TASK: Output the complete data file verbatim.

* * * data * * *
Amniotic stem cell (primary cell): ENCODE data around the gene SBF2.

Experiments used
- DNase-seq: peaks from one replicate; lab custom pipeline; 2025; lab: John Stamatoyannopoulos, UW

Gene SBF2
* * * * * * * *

Amniotic stem cell (primary cell): ENCODE data around the gene SBF2.

Experiments used
- DNase-seq: peaks from one replicate; lab custom pipeline; 2025; lab: John Stamatoyannopoulos, UW

Gene SBF2